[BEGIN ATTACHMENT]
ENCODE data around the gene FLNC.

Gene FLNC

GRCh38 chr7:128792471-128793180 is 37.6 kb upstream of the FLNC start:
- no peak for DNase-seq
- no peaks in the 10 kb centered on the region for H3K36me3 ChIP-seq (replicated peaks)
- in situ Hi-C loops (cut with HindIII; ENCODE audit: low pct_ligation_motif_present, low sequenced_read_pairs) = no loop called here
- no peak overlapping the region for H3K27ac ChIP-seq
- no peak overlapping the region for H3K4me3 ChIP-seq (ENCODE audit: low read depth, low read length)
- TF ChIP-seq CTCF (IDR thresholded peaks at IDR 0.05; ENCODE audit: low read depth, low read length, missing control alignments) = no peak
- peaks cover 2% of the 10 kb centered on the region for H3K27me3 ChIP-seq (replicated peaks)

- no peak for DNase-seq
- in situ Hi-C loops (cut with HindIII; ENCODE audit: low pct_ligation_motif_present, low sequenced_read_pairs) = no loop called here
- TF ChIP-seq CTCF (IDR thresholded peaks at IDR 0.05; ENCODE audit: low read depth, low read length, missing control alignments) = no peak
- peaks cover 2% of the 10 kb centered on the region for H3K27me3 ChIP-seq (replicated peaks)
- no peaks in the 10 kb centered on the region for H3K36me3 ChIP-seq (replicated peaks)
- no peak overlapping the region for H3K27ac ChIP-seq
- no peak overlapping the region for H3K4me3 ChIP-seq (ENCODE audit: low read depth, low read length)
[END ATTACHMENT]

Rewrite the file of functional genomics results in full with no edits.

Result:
ENCODE data around the gene FLNC.

Gene FLNC

GRCh38 chr7:128792471-128793180 is 37.6 kb upstream of the FLNC start:
- no peak for DNase-seq
- no peaks in the 10 kb centered on the region for H3K36me3 ChIP-seq (replicated peaks)
- in situ Hi-C loops (cut with HindIII; ENCODE audit: low pct_ligation_motif_present, low sequenced_read_pairs) = no loop called here
- no peak overlapping the region for H3K27ac ChIP-seq
- no peak overlapping the region for H3K4me3 ChIP-seq (ENCODE audit: low read depth, low read length)
- TF ChIP-seq CTCF (IDR thresholded peaks at IDR 0.05; ENCODE audit: low read depth, low read length, missing control alignments) = no peak
- peaks cover 2% of the 10 kb centered on the region for H3K27me3 ChIP-seq (replicated peaks)

- no peak for DNase-seq
- in situ Hi-C loops (cut with HindIII; ENCODE audit: low pct_ligation_motif_present, low sequenced_read_pairs) = no loop called here
- TF ChIP-seq CTCF (IDR thresholded peaks at IDR 0.05; ENCODE audit: low read depth, low read length, missing control alignments) = no peak
- peaks cover 2% of the 10 kb centered on the region for H3K27me3 ChIP-seq (replicated peaks)
- no peaks in the 10 kb centered on the region for H3K36me3 ChIP-seq (replicated peaks)
- no peak overlapping the region for H3K27ac ChIP-seq
- no peak overlapping the region for H3K4me3 ChIP-seq (ENCODE audit: low read depth, low read length)